It is interesting that the mover of the motion, the member for Eden-Monaro, offered no reason why this is being moved. It is not an ordinary occasion when leave is asked to proceed to the third reading. This is this situation. On Monday morning the Treasurer moved that the Commonwealth Electoral Amendment Bill 2016 be referred to the Joint Standing Committee on Electoral Matters to report on Wednesday of next week at 9 am. This bill in this form has never been through that committee. Speaker after speaker on the government side has relied on findings from JSCEM to reach their conclusions. Speaker after speaker has said that the deliberations of this committee matter for the conclusions of this House. The Treasurer did the right thing when he referred the bill to that committee to report on Wednesday next week at 9 am.
What the government is wanting to do now is say that only members of the Senate get to deal with the findings of a joint committee before they reach their final vote. What is the point in having a joint committee if the attitude of the members of the government is that the deliberations of this House do not matter? What is the point of having this House vote on who will be members of a joint committee if the approach of the government is going to be that you simply ignore the findings of the committee? Worse than ignoring those findings, we have a situation where they are saying we should vote before the committee has even reached its conclusions. Standing order 148 is there for a very clear reason. It says:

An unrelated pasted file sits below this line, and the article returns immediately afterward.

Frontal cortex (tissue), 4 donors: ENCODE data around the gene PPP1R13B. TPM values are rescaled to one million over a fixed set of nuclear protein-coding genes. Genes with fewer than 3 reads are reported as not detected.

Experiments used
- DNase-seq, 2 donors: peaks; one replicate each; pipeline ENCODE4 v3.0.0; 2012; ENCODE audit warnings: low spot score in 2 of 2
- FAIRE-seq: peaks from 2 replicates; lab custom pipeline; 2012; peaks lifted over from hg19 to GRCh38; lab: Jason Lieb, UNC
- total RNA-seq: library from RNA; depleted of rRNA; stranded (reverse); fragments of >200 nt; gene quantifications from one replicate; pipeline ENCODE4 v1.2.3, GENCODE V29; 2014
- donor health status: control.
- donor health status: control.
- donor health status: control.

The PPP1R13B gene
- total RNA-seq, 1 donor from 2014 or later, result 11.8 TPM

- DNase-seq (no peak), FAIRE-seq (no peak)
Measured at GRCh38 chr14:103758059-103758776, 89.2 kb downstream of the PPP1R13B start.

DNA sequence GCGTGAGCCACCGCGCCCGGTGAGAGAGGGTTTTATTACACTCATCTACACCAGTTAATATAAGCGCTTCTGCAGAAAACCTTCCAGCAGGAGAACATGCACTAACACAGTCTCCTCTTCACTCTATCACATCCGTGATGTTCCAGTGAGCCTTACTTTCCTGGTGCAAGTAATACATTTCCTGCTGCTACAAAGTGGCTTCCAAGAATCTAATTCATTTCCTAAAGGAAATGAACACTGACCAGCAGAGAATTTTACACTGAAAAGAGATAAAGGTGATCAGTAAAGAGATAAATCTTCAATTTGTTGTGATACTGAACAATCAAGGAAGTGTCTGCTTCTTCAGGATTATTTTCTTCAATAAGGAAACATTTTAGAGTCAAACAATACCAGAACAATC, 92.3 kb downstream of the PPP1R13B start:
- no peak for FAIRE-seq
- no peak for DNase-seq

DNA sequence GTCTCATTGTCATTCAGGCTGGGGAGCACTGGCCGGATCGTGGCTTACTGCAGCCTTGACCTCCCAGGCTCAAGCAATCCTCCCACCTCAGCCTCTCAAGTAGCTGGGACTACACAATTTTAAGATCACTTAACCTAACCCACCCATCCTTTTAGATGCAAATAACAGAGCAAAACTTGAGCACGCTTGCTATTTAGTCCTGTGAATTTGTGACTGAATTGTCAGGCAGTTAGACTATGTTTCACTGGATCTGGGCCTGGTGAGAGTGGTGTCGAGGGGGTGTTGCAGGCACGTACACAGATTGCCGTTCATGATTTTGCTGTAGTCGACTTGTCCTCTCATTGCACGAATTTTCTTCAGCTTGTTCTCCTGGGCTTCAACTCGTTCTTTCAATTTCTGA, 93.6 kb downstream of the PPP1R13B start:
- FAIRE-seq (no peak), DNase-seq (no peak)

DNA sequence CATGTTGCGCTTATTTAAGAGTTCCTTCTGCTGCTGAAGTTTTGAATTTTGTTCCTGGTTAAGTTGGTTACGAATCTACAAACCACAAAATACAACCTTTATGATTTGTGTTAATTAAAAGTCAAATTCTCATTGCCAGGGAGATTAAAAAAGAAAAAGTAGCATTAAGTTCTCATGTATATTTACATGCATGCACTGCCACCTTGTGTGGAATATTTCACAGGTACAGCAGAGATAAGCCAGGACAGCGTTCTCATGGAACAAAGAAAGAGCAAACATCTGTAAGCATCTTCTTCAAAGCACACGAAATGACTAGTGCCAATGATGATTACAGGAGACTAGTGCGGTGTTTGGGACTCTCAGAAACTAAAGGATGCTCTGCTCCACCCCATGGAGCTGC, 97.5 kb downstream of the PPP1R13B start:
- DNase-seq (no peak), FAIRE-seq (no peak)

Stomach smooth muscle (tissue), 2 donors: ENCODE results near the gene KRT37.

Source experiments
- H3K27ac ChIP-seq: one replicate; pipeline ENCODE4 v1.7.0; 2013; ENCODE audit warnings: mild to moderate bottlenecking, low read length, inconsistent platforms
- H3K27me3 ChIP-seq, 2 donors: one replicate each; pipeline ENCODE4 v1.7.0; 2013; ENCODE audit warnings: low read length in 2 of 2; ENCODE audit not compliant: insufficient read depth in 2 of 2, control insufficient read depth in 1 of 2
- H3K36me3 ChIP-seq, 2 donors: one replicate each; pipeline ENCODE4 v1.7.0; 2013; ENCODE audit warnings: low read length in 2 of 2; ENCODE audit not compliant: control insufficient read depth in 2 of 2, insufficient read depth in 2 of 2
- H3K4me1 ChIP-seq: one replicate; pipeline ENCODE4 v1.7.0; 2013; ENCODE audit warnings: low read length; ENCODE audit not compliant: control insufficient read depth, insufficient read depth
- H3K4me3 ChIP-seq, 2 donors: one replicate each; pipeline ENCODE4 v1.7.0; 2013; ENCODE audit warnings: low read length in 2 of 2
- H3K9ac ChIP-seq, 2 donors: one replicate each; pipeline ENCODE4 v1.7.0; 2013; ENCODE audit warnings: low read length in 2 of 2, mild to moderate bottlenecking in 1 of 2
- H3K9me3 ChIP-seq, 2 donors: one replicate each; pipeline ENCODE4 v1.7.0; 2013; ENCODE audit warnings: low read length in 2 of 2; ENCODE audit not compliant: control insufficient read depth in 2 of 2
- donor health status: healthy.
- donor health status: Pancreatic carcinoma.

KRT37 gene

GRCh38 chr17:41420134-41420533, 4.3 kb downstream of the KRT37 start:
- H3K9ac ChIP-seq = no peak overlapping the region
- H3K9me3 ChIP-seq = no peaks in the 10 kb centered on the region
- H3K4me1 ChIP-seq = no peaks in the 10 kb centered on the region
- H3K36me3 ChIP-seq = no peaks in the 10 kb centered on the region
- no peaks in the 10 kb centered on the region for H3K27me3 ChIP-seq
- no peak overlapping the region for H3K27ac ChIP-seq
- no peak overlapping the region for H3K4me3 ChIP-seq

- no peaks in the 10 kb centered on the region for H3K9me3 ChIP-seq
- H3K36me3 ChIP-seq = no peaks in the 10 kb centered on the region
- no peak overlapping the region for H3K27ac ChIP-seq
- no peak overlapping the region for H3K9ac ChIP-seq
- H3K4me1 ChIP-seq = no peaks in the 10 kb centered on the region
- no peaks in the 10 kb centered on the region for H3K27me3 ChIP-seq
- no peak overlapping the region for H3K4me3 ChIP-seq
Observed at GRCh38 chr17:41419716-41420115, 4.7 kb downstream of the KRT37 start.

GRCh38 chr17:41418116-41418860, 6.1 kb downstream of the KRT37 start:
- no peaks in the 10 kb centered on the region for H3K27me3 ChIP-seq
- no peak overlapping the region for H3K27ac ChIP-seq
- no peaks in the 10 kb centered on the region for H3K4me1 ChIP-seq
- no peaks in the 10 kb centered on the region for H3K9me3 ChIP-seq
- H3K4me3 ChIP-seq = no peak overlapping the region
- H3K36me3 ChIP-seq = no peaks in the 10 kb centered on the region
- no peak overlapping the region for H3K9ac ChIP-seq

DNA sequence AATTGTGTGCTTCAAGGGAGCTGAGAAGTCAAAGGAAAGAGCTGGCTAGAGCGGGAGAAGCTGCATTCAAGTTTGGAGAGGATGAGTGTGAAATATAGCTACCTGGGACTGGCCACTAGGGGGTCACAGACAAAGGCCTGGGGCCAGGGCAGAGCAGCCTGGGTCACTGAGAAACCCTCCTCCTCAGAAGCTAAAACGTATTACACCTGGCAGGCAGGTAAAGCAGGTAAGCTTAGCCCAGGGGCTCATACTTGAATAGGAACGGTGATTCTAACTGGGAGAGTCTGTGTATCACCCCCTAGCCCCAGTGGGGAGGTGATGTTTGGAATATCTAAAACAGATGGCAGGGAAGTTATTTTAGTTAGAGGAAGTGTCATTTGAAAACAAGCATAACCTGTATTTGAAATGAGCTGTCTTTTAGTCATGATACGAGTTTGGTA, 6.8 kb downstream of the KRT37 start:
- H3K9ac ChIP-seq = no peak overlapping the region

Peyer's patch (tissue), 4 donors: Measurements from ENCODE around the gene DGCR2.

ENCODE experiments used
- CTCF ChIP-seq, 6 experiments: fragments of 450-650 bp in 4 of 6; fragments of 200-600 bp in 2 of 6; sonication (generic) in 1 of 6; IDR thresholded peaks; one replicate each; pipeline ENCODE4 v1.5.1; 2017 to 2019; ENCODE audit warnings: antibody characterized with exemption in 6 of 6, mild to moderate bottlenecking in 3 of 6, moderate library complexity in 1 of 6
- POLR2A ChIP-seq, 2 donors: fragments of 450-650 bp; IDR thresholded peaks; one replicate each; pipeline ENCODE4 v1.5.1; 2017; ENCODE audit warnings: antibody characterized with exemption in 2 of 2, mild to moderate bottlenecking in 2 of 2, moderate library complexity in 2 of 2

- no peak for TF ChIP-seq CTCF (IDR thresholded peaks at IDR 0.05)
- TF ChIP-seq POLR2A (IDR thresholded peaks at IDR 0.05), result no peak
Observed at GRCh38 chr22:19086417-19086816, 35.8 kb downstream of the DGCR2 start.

… except that a bill referred to a standing or select committee under standing order 143(b) shall not be considered in detail until the committee has reported.
The intention of this motion right now is to render the committee system of this parliament irrelevant on an issue of electoral reform, on an issue that goes—